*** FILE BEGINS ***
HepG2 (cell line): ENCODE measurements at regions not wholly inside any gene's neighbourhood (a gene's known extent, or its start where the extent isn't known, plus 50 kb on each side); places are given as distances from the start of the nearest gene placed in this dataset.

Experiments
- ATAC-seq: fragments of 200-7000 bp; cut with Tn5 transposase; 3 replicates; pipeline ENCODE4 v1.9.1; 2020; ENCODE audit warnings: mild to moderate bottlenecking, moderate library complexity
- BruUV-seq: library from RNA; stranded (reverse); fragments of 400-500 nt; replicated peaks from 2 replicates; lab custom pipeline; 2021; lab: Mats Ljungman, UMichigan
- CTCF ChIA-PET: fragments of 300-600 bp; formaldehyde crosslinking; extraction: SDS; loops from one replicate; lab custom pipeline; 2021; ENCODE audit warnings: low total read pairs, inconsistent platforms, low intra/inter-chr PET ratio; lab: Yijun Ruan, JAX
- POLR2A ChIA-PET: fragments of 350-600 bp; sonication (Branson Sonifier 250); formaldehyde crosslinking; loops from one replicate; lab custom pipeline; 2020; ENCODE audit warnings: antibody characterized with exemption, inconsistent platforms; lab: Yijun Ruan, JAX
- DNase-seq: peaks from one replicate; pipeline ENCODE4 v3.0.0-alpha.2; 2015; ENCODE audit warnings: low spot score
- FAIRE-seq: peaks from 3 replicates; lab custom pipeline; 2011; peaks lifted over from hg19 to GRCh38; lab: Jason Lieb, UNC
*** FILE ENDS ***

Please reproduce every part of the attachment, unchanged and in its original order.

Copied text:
HepG2 (cell line): ENCODE measurements at regions not wholly inside any gene's neighbourhood (a gene's known extent, or its start where the extent isn't known, plus 50 kb on each side); places are given as distances from the start of the nearest gene placed in this dataset.

Experiments
- ATAC-seq: fragments of 200-7000 bp; cut with Tn5 transposase; 3 replicates; pipeline ENCODE4 v1.9.1; 2020; ENCODE audit warnings: mild to moderate bottlenecking, moderate library complexity
- BruUV-seq: library from RNA; stranded (reverse); fragments of 400-500 nt; replicated peaks from 2 replicates; lab custom pipeline; 2021; lab: Mats Ljungman, UMichigan
- CTCF ChIA-PET: fragments of 300-600 bp; formaldehyde crosslinking; extraction: SDS; loops from one replicate; lab custom pipeline; 2021; ENCODE audit warnings: low total read pairs, inconsistent platforms, low intra/inter-chr PET ratio; lab: Yijun Ruan, JAX
- POLR2A ChIA-PET: fragments of 350-600 bp; sonication (Branson Sonifier 250); formaldehyde crosslinking; loops from one replicate; lab custom pipeline; 2020; ENCODE audit warnings: antibody characterized with exemption, inconsistent platforms; lab: Yijun Ruan, JAX
- DNase-seq: peaks from one replicate; pipeline ENCODE4 v3.0.0-alpha.2; 2015; ENCODE audit warnings: low spot score
- FAIRE-seq: peaks from 3 replicates; lab custom pipeline; 2011; peaks lifted over from hg19 to GRCh38; lab: Jason Lieb, UNC